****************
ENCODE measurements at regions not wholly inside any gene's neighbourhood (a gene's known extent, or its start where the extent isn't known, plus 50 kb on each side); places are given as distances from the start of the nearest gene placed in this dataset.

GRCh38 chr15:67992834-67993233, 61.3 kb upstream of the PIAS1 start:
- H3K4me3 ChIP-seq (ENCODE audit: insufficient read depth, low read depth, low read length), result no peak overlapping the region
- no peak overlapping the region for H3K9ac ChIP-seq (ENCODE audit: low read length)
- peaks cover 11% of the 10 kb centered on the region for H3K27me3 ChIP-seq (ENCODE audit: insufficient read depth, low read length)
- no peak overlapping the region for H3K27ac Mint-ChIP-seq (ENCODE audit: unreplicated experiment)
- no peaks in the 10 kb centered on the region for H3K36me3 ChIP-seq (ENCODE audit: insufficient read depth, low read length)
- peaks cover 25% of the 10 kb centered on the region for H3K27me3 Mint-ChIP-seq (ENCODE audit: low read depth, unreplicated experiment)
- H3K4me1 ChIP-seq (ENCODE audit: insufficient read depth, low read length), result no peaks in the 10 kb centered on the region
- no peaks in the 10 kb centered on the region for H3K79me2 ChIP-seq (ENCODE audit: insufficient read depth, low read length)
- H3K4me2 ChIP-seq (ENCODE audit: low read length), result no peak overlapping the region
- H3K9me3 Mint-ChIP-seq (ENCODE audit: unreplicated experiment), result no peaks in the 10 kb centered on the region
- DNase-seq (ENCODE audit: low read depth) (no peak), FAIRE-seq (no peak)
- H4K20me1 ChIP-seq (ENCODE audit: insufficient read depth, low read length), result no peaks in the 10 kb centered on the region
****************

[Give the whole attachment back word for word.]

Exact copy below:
ENCODE measurements at regions not wholly inside any gene's neighbourhood (a gene's known extent, or its start where the extent isn't known, plus 50 kb on each side); places are given as distances from the start of the nearest gene placed in this dataset.

GRCh38 chr15:67992834-67993233, 61.3 kb upstream of the PIAS1 start:
- H3K4me3 ChIP-seq (ENCODE audit: insufficient read depth, low read depth, low read length), result no peak overlapping the region
- no peak overlapping the region for H3K9ac ChIP-seq (ENCODE audit: low read length)
- peaks cover 11% of the 10 kb centered on the region for H3K27me3 ChIP-seq (ENCODE audit: insufficient read depth, low read length)
- no peak overlapping the region for H3K27ac Mint-ChIP-seq (ENCODE audit: unreplicated experiment)
- no peaks in the 10 kb centered on the region for H3K36me3 ChIP-seq (ENCODE audit: insufficient read depth, low read length)
- peaks cover 25% of the 10 kb centered on the region for H3K27me3 Mint-ChIP-seq (ENCODE audit: low read depth, unreplicated experiment)
- H3K4me1 ChIP-seq (ENCODE audit: insufficient read depth, low read length), result no peaks in the 10 kb centered on the region
- no peaks in the 10 kb centered on the region for H3K79me2 ChIP-seq (ENCODE audit: insufficient read depth, low read length)
- H3K4me2 ChIP-seq (ENCODE audit: low read length), result no peak overlapping the region
- H3K9me3 Mint-ChIP-seq (ENCODE audit: unreplicated experiment), result no peaks in the 10 kb centered on the region
- DNase-seq (ENCODE audit: low read depth) (no peak), FAIRE-seq (no peak)
- H4K20me1 ChIP-seq (ENCODE audit: insufficient read depth, low read length), result no peaks in the 10 kb centered on the region